County District Court No. 11CV14 Honorable Steven E. Shinn,
REVERSED AND CASE REMANDED WITH DIRECTIONS
Rothschild LLP, Christopher J. Dawes, Christopher T. Groen,
Denver, Colorado, for Plaintiffs-Appellants
Cynthia H. Coffman, Attorney General, Grant T. Sullivan,
Assistant Solicitor General, Denver, Colorado, for
1 In this conservation easement (CE) tax credit case
involving both a donor and a transferee, we are asked to
decide whose tax claim triggers the four-year statute of
limitations under §§ 39-21-107(2) and
39-22-522(7)(i), C.R.S. 2006, a question left unresolved by
another division of this court in Markus v. Brohl,
2014 COA 146. Plaintiffs, John and Debra Medved (Medveds),
appeal the district court's denial of their motion for
summary judgment and its finding that defendant, Colorado
Department of Revenue (Department), timely filed its notice
of deficiency and disallowance. Relying on
Markus's reasoning and holding that §
39-22-522(7)(i), C.R.S. 2006 treats the donor and the
transferee as one entity in all matters and that the first
tax claim filed triggers the running of the statute of
limitations, we reverse and remand for the dismissal of this
2 On March 30, 2006, the Medveds purchased a CE tax credit on
a forty-acre parcel of property located in Jackson County for
$104, 000 from Whites Corporation (Whites Corp.). The
appraised value of the tax credit was $130, 000. For tax
purposes, Whites Corp. was the CE donor and the Medveds were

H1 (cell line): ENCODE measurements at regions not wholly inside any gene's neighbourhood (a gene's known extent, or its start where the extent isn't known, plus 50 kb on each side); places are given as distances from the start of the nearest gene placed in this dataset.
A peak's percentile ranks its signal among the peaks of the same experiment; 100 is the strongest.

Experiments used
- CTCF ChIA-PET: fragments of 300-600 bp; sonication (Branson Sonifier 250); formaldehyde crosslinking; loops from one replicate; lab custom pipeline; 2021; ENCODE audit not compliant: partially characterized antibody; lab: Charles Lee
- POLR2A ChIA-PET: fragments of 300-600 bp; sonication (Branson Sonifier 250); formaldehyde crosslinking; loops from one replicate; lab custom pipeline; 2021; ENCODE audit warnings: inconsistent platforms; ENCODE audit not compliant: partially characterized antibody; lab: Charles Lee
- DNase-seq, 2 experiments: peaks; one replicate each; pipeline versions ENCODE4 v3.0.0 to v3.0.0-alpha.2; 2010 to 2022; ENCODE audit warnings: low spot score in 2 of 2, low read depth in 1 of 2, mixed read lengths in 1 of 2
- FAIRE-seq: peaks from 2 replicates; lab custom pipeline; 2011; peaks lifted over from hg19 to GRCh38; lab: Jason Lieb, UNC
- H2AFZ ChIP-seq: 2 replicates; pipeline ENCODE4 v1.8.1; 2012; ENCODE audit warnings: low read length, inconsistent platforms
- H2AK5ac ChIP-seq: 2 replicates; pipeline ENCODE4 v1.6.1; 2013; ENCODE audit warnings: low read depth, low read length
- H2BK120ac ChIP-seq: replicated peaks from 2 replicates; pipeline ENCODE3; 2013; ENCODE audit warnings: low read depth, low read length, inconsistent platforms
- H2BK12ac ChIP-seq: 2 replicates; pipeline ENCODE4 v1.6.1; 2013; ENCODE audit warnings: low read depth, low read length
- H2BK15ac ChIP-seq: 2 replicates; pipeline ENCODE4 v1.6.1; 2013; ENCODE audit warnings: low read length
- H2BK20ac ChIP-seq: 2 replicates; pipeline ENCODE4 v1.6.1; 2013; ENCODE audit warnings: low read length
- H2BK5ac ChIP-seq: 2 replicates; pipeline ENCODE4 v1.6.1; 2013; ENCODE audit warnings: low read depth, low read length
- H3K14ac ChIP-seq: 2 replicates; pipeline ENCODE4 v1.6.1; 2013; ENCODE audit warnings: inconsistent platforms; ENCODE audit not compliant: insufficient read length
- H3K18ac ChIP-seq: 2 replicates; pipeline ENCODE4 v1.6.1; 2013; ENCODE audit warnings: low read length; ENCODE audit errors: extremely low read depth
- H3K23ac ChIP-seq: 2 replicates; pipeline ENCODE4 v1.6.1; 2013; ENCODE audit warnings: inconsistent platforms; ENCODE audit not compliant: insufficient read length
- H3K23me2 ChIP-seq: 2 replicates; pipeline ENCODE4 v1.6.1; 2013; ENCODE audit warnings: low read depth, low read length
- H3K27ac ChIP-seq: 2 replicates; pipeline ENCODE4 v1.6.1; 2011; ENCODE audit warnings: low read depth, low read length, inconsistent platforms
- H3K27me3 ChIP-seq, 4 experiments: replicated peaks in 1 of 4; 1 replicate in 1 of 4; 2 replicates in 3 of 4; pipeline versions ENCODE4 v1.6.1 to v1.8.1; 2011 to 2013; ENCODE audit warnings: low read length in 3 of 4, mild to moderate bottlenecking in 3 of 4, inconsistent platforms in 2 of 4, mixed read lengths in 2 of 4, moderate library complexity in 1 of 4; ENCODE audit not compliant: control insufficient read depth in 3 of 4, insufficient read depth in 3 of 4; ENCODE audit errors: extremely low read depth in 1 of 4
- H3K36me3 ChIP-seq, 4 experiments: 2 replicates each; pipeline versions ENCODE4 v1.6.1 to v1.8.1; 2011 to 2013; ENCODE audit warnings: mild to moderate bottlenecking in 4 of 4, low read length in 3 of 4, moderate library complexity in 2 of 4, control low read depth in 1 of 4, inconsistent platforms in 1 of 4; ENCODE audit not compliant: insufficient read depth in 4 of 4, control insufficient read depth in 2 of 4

the CE transferees.
3 On October 23, 2006, the Medveds filed their 2005 Colorado
Individual Tax Return Forms 104 and 1305. They claimed a
$130, 000 income tax credit based on the CE. Attached to
their tax return were numerous documents related to the CE,
including the legal description of the property subject to
the easement, the identity of the grantor and donor of the
easement, the amount of the tax credit claimed, and a copy of
the appraisal provided by Whites Corp.
4 On October 30, 2007, Whites Corp. filed a 2005 Form 112,
Colorado State C Corporation Income Tax Return. Whites Corp.
claimed a $260, 000 income tax credit based on the same CE.
5 On March 4, 2011, the Department issued a notice of
disallowance to Whites Corp. and the Medveds, disallowing the
CE tax credit in its entirety. The Medveds appealed directly
to the district court and argued that the notice of
disallowance was barred by the four-year statute of
limitations under § 39-21-107(2), C.R.S.
2006. The Department, relying on the statutory
language and a Department of Revenue regulation, argued that
the Medveds and Whites Corp. were subject to the same statute
of limitations that was triggered when the donor filed its
tax return under § 39-22-522(7)(i), C.R.S. 2006.
6 Interpreting § 39-22-522(7)(i), C.R.S. 2006, the
district court found that the donor (Whites Corp.) and the
transferee (Medveds) were a single entity; that they were
bound as to all issues concerning the tax credit, including
the statute of limitations; and that the donor's tax
claim triggered the four-year statute of limitations.
Therefore, because Whites Corp. filed its tax return on
October 30, 2007, the Department's notice of disallowance
issued on March 4, 2011, was within the statute of
7 A CE "is a permanent restriction that runs with the
land for the purpose of protecting and preserving the land in
a predominantly natural, scenic, or open condition."
Kowalchik v. Brohl, 2012 COA 25, ¶ 2
(Kowalchik I); see also §§
38-30.5-101 to -111, C.R.S. 2016 (establishing the purposes
and requirements for CEs). CEs are fashioned to protect